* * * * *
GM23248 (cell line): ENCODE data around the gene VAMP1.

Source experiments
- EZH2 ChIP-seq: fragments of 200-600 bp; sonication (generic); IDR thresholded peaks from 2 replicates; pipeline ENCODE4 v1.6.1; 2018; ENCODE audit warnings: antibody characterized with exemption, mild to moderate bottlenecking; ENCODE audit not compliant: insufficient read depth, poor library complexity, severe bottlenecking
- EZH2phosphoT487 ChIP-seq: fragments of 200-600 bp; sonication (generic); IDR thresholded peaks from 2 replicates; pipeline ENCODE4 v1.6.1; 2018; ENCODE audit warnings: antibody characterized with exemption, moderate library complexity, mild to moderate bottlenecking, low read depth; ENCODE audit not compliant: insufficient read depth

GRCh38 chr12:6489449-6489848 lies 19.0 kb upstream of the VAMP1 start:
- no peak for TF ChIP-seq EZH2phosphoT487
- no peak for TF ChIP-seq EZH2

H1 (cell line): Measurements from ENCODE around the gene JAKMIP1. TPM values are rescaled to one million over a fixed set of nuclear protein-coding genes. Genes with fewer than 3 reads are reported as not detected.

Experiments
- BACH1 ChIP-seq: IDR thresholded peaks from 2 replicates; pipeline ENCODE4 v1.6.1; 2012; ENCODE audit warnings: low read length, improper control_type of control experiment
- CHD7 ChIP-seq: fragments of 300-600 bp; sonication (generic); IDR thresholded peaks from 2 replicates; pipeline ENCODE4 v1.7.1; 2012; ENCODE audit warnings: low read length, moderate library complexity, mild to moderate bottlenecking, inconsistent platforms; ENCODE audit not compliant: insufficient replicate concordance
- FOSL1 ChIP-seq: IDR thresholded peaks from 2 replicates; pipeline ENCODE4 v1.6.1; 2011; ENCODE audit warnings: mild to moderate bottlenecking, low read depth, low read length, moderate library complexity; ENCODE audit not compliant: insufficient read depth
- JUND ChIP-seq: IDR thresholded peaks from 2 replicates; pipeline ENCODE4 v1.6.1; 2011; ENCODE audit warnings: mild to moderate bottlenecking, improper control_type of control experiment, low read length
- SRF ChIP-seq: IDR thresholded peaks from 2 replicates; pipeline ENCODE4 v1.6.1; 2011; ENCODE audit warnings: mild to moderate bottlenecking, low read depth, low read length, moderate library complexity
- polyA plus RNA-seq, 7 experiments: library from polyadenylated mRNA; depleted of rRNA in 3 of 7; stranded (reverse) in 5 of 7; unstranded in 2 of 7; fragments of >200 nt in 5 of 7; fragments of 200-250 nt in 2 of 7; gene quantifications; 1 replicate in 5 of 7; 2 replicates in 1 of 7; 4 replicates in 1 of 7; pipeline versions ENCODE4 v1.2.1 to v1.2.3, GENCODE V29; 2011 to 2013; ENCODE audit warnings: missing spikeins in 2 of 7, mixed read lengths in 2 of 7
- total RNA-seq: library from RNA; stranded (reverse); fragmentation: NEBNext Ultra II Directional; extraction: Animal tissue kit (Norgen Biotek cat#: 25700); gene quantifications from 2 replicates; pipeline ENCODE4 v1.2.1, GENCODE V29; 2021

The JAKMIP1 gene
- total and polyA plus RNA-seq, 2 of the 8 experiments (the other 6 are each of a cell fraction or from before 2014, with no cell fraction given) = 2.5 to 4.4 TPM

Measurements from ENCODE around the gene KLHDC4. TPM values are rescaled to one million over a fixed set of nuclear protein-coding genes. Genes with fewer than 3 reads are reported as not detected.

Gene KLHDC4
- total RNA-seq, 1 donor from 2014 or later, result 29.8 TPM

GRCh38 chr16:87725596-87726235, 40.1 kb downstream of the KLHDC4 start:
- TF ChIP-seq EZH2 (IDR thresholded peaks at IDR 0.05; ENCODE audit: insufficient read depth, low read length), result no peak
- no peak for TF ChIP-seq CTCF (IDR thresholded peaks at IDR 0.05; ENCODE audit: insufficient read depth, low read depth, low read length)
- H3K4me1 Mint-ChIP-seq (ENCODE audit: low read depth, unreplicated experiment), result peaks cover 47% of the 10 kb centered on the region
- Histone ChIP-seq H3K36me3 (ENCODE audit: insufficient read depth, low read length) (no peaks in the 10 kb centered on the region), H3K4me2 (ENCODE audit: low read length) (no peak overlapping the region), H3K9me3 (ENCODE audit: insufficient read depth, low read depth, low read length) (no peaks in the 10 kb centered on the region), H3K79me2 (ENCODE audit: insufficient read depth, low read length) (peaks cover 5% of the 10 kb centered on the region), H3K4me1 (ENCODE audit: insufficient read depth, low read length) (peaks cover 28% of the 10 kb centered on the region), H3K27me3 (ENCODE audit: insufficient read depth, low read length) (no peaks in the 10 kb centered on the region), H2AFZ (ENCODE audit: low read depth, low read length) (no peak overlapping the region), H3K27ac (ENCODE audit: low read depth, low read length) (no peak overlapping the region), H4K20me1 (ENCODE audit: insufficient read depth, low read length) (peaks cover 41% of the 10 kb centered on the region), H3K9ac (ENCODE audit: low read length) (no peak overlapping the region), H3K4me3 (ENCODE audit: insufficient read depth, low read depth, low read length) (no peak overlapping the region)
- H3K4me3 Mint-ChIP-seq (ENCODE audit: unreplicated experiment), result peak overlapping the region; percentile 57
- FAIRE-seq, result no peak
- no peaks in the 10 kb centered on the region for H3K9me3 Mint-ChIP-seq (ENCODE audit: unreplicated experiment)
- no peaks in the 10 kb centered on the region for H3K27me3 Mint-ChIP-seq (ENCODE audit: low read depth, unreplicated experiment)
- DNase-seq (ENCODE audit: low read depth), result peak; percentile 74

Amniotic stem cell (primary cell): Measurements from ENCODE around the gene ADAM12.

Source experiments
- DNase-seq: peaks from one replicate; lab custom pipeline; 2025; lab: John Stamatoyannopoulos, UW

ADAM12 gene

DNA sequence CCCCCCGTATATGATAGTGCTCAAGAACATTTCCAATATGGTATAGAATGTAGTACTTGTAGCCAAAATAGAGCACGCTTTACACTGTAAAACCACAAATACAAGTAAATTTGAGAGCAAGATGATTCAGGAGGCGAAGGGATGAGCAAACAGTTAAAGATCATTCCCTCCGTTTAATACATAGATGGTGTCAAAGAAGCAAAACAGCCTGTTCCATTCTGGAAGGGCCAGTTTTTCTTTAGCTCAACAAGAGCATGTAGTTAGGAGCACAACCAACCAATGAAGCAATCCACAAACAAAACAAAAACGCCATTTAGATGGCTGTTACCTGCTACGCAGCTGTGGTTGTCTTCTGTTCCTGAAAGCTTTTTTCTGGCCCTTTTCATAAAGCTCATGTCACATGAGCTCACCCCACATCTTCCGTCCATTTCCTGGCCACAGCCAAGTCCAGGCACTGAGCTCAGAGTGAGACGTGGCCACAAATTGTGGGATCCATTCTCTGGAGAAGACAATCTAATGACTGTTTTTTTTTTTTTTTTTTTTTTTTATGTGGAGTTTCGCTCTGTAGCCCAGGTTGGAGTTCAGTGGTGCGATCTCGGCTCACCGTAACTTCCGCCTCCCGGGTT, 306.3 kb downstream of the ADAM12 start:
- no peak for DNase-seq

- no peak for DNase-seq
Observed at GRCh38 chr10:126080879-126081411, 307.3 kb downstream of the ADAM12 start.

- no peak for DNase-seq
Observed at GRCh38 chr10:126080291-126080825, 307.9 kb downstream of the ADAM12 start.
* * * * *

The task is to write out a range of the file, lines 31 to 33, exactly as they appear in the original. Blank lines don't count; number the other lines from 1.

- DNase-seq (ENCODE audit: low read depth), result peak; percentile 74

Amniotic stem cell (primary cell): Measurements from ENCODE around the gene ADAM12.

Source experiments